5 Most Successful Rebranding Campaigns Ever
There are many reasons why rebranding may be necessary for a business. Looming bankruptcy, soured reputations, negative consumer associations. Sometimes, in order to stay afloat, change is inevitable. But it’s how a company handles the process of rebranding that will ultimately seal their fate.
And rebranding isn’t just about developing a new logo. Often it can require much more of a fundamental change. The following 5 examples provide excellent case studies in how struggling brands can respond to negative situations and turn their fortunes around.
Everyone knows Lego. They’ve been a toy box staple for years. But, believe it or not, back in the late 90s they nearly went bust.
In an attempt to save themselves, they discarded many of their sideline products and refocussed their energy on the original bricks.
Adding into the mix a more engaging social media presence, and the hit Lego Movie, they managed to establish themselves as a big player in the toy market once again. In fact, after their rebrand they managed to go for more than a decade without dropping their profits (which finally happened last year).
Burberry was once upon a time a high-end fashion brand. Then the 90s came, and with it their brand image took a drastic hit. They became synonymous with hooligans and gang culture, to the point where Burberry clothing was banned from many pubs around the country.
In response, Burberry drafted in a new CEO who elevated the brand back to its classy roots by focussing on social media, personalisation, heritage, and tradition. They also recruited high profile brand ambassadors such as Emma Watson, Kate Moss, and Cara Delevingne.
Old Spice is old. It dates all the way back to the 30s, and for a long time it was considered an “old man fragrance”. In other words, young people wouldn’t touch it. So, in a bid to get the youth on board, they rebranded themselves as a cool, “manly” scent.
Using modern pop culture icons they created a viral ad campaign, which resulted in an immediate (and enormous) boost in sales.
There was a time when McDonald’s found itself in the headlines for all the wrong reasons. Documentaries such as “Super Size Me” thrust the fast food giant into a negative spotlight. This forced consumers to consider the health risks that may have been associated with their food.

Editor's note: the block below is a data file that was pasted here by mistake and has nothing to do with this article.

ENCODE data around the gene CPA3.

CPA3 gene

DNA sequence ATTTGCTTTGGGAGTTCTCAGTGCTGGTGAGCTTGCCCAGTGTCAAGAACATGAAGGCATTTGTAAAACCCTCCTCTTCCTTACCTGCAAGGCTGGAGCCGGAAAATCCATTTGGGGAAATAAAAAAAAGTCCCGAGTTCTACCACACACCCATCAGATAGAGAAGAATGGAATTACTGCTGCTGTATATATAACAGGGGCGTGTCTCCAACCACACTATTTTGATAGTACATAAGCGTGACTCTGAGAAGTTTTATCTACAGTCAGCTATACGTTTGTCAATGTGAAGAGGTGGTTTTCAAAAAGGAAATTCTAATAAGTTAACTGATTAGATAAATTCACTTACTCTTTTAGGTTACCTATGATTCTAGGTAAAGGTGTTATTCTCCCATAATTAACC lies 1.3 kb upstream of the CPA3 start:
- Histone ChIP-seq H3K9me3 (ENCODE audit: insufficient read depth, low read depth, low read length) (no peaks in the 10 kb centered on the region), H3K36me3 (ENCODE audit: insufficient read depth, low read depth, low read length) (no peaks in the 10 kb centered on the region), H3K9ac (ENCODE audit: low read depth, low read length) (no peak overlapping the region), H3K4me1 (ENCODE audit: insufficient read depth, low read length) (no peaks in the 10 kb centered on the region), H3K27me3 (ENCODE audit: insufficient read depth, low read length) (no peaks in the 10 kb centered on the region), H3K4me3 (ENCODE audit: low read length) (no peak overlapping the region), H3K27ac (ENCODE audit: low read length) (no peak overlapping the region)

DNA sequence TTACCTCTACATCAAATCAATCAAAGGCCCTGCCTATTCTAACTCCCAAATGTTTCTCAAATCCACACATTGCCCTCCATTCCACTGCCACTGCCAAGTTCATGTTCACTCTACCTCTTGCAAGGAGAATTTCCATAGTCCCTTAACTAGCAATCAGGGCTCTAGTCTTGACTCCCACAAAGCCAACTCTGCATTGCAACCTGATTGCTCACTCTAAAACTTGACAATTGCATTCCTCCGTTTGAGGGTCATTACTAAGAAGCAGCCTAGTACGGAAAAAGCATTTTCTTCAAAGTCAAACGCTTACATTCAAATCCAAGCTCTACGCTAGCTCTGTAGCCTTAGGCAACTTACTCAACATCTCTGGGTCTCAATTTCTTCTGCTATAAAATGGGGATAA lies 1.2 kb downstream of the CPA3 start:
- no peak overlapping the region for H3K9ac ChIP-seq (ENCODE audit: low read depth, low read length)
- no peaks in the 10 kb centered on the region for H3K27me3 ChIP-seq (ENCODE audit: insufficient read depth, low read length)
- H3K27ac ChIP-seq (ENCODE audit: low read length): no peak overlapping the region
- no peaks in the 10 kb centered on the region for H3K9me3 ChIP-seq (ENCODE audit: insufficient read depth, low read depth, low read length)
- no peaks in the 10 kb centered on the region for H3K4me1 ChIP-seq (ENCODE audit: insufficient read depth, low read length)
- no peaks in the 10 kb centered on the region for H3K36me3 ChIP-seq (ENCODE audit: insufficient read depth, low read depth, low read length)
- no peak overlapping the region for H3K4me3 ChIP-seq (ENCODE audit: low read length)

To shake off the “unhealthy” label, McDonald’s pulled a U-turn. They started to focus a lot of their marketing on quality ingredients and nutritional foods. They added more salads and fruit to their menu, and gradually changed the interior of their restaurants to look more classy and wholesome.
Harley-Davidson might not exist today if it weren’t for a drastic reworking of their product.
In the mid-80s, despite having a strong and well-established brand, Harley-Davidson nearly went out of business. The reason was because the quality of their products simply wasn’t up to scratch. In other words, they had everything a successful motorcycle company needs, apart from good motorcycles.
So they decided to look at their product and fix what was wrong. Richard F. Teerlink, the CEO behind the change, had this to say about it, “We were $90 million in debt, and bankers weren’t willing to loan us a penny. We had a good brand and loyal customers, but we weren’t generating a profit because we didn’t have a quality product at that point. We had to improve the quality of our product to be fair to the customer. If we hadn’t improved the reliability of Harley-Davidson products, the company wouldn’t be here today.”
More than a logo
What the above examples show us is that rebranding can be more than simply replacing a logo. Sometimes it’s about completely overhauling your basic product or service. Other times it’s about campaigning to change the way consumers view your brand.
Whatever the case, sometimes for businesses it’s rebrand or sink. To learn more about when a business might consider rebranding, why not take a look at Does Your Business Need A Rebrand?